Kanye West's five-album marathon, which kicked off with Pusha-T's career best DAYTONA in May, arrived with a pair of widely shared (and just as widely divisive) video interviews. One, conducted with Charlamagne Tha God in Wyoming, presented a lengthy and often fascinating glimpse at an artist grappling with the ramifications of recklessly presented thoughts. The other, a very TMZ-y shitstorm even by TMZ standards, saw West utter the immediately and rightfully trashed "400 years? That sounds like a choice!" comment about slavery. On top of all that, West—despite seemingly backing away from his Trump support prior to this year—reaffirmed that support before the release of Ye by rocking a putrid MAGA hat and praising the neo-Nazi-sympathizer-in-chief's bullshit "dragon energy."
Now, in a new interview with the New York Times, West has re-addressed these moments in the light of Ye, Kids See Ghosts, and his production work on new albums from the aforementioned King Push and other G.O.O.D. affiliates. "I said the idea of sitting in something for 400 years sounds—sounds—like a choice to me, I never said it's a choice," he said. "I never said slavery itself—like being shackled in chains—was a choice. That's why I went from slave to 400 years to mental prison to this and that. If you look at the clip you see the way my mind works."
West added that, in his view, the Charlamagne interview was akin to "the most beautiful funeral," while the TMZ interview was like the casket opening up during said funeral. As for whether he would present these particulars ideas differently if given the chance, West isn't interested in framing "a one-liner or a headline."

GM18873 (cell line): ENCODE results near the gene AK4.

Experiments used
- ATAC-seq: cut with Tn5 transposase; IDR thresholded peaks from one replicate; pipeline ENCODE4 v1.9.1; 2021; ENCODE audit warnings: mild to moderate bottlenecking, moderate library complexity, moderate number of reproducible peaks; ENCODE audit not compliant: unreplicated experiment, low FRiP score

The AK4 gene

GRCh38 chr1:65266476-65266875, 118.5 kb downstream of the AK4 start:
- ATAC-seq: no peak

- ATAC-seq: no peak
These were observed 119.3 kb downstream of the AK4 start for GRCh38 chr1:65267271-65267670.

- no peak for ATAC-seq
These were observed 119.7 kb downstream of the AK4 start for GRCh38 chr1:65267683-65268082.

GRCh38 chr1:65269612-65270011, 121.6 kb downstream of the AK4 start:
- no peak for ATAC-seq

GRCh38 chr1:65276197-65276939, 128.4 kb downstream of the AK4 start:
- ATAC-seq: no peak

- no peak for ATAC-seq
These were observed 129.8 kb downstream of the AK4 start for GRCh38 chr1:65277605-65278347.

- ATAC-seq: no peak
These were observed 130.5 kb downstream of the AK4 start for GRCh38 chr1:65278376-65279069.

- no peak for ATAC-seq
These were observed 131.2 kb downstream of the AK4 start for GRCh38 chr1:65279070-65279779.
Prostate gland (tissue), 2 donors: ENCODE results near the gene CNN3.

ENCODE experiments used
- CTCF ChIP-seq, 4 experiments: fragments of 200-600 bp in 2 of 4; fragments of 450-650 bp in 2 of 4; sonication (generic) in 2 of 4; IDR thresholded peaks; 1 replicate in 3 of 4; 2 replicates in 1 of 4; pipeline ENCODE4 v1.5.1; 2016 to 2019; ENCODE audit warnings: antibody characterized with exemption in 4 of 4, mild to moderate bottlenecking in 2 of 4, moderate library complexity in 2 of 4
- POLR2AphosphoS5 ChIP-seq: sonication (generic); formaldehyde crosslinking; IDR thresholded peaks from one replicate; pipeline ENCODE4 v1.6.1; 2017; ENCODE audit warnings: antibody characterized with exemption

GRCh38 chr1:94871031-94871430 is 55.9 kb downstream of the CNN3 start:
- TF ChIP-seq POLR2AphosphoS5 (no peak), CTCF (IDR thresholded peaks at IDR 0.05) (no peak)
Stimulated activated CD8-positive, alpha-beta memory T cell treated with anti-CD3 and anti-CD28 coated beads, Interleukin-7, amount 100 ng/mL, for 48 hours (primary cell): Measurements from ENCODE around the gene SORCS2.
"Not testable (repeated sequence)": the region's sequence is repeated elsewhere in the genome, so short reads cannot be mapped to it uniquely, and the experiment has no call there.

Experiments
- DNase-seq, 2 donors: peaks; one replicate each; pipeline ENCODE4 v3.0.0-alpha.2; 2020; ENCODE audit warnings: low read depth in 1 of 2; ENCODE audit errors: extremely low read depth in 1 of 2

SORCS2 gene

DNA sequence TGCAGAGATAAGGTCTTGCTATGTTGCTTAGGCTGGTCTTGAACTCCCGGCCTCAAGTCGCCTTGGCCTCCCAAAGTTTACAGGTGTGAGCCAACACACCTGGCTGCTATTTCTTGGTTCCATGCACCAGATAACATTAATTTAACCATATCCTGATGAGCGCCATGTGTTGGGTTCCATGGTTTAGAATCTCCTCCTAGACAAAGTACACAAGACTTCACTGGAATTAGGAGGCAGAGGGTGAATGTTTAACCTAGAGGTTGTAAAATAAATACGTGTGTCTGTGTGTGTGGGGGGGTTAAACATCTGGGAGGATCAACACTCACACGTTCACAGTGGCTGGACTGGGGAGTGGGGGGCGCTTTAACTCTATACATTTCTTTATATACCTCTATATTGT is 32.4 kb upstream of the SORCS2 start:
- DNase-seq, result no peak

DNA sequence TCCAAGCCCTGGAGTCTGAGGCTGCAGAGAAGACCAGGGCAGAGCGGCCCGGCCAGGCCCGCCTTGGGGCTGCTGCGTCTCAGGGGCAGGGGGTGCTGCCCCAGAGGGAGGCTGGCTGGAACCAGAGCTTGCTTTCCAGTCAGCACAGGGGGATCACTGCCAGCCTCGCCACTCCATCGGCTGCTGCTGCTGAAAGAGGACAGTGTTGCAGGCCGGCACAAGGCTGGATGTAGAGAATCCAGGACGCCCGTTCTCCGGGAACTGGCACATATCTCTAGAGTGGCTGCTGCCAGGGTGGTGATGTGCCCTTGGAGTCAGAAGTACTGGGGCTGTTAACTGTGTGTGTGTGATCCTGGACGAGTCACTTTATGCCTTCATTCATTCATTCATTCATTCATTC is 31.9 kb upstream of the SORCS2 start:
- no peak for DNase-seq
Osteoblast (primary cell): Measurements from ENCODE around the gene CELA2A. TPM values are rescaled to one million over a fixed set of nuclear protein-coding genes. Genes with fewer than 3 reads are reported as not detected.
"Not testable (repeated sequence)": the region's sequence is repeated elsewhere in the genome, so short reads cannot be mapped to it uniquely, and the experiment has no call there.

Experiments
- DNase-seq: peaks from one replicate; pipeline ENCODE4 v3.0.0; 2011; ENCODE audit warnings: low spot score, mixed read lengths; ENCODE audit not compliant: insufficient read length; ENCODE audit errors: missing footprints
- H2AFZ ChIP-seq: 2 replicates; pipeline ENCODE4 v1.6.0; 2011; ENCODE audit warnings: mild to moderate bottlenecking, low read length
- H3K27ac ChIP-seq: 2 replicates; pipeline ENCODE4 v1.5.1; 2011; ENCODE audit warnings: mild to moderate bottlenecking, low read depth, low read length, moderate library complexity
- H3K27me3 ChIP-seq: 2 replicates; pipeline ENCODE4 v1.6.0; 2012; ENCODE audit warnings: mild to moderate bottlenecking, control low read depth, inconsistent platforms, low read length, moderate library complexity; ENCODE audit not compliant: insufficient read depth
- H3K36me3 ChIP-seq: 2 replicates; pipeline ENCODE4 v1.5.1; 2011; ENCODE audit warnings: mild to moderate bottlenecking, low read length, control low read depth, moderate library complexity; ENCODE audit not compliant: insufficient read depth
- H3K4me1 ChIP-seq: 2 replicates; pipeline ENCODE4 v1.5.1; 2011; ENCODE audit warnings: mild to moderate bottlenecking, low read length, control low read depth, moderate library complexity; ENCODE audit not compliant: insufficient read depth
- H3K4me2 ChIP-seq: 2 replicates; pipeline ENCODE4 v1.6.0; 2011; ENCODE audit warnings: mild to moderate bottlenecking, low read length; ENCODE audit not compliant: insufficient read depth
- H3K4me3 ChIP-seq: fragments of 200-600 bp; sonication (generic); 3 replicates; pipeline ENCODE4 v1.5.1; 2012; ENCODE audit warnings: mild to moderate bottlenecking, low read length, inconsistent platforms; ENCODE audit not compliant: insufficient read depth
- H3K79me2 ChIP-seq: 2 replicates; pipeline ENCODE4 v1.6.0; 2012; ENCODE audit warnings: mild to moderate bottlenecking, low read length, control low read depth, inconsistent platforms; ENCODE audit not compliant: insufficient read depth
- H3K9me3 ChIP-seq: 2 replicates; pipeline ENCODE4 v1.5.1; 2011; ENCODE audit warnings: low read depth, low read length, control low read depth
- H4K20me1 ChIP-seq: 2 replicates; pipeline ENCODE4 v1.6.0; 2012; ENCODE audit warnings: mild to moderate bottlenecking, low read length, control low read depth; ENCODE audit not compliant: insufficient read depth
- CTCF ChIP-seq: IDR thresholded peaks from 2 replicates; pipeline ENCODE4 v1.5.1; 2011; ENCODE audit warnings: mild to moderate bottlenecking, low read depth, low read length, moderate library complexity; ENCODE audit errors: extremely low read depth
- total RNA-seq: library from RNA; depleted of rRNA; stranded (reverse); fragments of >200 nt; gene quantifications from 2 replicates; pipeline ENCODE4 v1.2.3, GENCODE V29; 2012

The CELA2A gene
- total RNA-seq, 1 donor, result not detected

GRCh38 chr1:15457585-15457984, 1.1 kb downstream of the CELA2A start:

Elsewhere, West was asked about his sporadic embraces of Trumpism, even though he's claimed before that he doesn't align with "all" of the former Apprentice host and current White House squatter's policies. "Having a political opinion that's overly informed, it's like knowing how to dress, as opposed to being a child—'I like this,'" he said. "I hear Trump talk and I'm like, I like the way it sounds, knowing that there's people who like me that don't like the way it sounds."
West also discussed the real-life inspirations behind Ye opener "I Thought About Killing You," Virgil Abloh, Drake (who, it's now confirmed, penned the chorus to "Yikes"), and more. Additionally, West detailed his collaborative songwriting process, saying it's more Tesla-esque than The Prestige and revealing that all of the Ye lyrics were written within 8 days of its release.
Read the full thing here, then ask yourself: Can you ever truly separate the artist from the art? And what, exactly, does the answer to that long-asked question mean for the listener?